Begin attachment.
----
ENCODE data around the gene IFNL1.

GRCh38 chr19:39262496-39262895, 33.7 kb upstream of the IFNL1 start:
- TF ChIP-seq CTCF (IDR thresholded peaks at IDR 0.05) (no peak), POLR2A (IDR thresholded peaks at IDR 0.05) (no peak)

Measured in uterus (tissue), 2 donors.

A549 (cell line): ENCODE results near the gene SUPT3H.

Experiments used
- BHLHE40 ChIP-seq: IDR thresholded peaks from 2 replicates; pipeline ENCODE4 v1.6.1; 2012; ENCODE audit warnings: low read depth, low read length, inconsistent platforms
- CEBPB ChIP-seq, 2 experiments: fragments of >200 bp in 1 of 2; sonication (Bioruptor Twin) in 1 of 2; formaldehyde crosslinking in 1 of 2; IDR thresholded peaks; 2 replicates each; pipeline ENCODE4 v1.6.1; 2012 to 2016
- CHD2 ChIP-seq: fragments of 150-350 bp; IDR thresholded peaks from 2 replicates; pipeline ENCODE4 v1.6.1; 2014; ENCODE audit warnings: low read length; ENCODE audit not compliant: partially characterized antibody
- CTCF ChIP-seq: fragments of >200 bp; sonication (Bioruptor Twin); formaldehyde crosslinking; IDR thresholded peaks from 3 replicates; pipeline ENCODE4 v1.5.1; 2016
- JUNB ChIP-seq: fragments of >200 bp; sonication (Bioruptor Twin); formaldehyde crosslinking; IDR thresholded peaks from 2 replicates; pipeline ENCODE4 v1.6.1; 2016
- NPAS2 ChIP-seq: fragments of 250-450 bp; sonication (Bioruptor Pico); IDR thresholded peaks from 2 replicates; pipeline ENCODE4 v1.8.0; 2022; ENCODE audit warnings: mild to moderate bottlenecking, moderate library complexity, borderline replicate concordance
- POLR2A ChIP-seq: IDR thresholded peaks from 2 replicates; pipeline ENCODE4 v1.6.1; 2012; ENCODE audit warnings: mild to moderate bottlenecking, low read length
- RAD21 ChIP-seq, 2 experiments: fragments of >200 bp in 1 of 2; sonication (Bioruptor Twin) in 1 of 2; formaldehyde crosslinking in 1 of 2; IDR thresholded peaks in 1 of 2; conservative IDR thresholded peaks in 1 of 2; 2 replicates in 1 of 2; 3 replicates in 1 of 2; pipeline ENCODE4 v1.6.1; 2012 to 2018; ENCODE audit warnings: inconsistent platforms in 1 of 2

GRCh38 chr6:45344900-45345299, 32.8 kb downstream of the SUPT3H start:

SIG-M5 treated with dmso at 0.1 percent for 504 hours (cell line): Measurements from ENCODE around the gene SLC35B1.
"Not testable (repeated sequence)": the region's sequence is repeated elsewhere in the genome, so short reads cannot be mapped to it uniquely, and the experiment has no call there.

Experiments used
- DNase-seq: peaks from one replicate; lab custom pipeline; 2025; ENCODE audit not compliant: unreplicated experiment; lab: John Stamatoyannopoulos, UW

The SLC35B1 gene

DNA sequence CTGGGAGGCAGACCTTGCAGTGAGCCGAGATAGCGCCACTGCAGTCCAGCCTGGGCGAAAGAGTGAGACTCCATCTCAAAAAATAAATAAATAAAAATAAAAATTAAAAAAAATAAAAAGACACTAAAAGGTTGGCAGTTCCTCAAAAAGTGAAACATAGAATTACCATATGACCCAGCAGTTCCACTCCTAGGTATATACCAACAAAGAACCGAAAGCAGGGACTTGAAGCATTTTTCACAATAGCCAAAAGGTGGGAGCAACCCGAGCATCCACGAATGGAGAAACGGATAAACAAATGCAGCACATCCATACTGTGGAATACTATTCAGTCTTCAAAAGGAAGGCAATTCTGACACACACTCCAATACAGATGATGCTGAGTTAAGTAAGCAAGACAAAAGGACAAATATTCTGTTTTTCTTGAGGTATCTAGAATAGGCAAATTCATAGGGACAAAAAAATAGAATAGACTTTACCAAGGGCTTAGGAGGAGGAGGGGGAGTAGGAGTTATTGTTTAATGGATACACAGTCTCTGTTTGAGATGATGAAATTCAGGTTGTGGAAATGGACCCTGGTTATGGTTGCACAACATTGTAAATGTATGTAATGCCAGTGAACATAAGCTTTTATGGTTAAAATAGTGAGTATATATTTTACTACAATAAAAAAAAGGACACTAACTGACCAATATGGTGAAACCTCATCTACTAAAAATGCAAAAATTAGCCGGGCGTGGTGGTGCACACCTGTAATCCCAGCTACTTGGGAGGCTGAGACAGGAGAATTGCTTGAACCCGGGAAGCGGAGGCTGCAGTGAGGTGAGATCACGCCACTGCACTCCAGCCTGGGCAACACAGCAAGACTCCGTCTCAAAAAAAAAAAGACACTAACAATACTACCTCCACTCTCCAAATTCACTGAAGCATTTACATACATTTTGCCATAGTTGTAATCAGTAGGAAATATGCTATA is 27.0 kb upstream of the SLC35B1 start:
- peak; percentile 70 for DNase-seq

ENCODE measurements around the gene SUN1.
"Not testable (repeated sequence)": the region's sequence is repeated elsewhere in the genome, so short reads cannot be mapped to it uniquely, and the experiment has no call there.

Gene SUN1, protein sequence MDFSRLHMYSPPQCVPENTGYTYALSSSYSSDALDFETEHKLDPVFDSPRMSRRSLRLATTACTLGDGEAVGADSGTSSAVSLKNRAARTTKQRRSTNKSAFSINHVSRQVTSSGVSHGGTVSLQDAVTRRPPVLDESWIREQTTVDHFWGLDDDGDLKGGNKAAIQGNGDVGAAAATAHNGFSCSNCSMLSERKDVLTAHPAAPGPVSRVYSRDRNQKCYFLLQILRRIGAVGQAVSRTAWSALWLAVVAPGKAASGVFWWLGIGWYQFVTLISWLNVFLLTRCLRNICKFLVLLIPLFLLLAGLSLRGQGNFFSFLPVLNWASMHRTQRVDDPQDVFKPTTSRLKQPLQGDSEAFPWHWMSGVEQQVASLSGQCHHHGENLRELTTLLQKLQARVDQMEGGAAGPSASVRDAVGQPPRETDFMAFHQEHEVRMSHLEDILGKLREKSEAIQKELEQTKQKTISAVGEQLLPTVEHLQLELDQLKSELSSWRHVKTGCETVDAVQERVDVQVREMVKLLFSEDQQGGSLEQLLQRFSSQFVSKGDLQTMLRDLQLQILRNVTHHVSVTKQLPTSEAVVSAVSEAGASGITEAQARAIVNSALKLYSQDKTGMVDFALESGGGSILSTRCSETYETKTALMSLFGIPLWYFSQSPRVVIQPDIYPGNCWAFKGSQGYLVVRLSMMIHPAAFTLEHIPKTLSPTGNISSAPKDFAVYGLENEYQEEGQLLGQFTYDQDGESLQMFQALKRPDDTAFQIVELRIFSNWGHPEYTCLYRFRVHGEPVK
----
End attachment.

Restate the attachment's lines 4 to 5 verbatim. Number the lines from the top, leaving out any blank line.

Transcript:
Measured in uterus (tissue), 2 donors.

A549 (cell line): ENCODE results near the gene SUPT3H.